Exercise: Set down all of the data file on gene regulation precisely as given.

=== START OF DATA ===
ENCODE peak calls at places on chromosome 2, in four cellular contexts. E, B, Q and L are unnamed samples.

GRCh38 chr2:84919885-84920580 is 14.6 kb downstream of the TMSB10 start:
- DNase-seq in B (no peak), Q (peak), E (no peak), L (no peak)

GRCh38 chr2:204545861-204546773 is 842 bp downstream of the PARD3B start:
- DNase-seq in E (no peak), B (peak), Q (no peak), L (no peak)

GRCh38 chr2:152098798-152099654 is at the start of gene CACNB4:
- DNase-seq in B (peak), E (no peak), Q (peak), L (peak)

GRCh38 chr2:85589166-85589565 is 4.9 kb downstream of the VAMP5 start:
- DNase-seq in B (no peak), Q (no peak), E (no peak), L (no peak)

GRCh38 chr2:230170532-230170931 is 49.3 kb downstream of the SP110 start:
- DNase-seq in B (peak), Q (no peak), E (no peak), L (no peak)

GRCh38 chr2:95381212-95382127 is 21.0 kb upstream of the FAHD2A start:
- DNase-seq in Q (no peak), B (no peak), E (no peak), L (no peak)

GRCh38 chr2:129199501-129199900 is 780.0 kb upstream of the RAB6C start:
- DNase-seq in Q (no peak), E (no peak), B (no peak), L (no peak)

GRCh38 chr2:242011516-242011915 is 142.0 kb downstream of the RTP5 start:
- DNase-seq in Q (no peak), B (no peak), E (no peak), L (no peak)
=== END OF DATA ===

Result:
ENCODE peak calls at places on chromosome 2, in four cellular contexts. E, B, Q and L are unnamed samples.

GRCh38 chr2:84919885-84920580 is 14.6 kb downstream of the TMSB10 start:
- DNase-seq in B (no peak), Q (peak), E (no peak), L (no peak)

GRCh38 chr2:204545861-204546773 is 842 bp downstream of the PARD3B start:
- DNase-seq in E (no peak), B (peak), Q (no peak), L (no peak)

GRCh38 chr2:152098798-152099654 is at the start of gene CACNB4:
- DNase-seq in B (peak), E (no peak), Q (peak), L (peak)

GRCh38 chr2:85589166-85589565 is 4.9 kb downstream of the VAMP5 start:
- DNase-seq in B (no peak), Q (no peak), E (no peak), L (no peak)

GRCh38 chr2:230170532-230170931 is 49.3 kb downstream of the SP110 start:
- DNase-seq in B (peak), Q (no peak), E (no peak), L (no peak)

GRCh38 chr2:95381212-95382127 is 21.0 kb upstream of the FAHD2A start:
- DNase-seq in Q (no peak), B (no peak), E (no peak), L (no peak)

GRCh38 chr2:129199501-129199900 is 780.0 kb upstream of the RAB6C start:
- DNase-seq in Q (no peak), E (no peak), B (no peak), L (no peak)

GRCh38 chr2:242011516-242011915 is 142.0 kb downstream of the RTP5 start:
- DNase-seq in Q (no peak), B (no peak), E (no peak), L (no peak)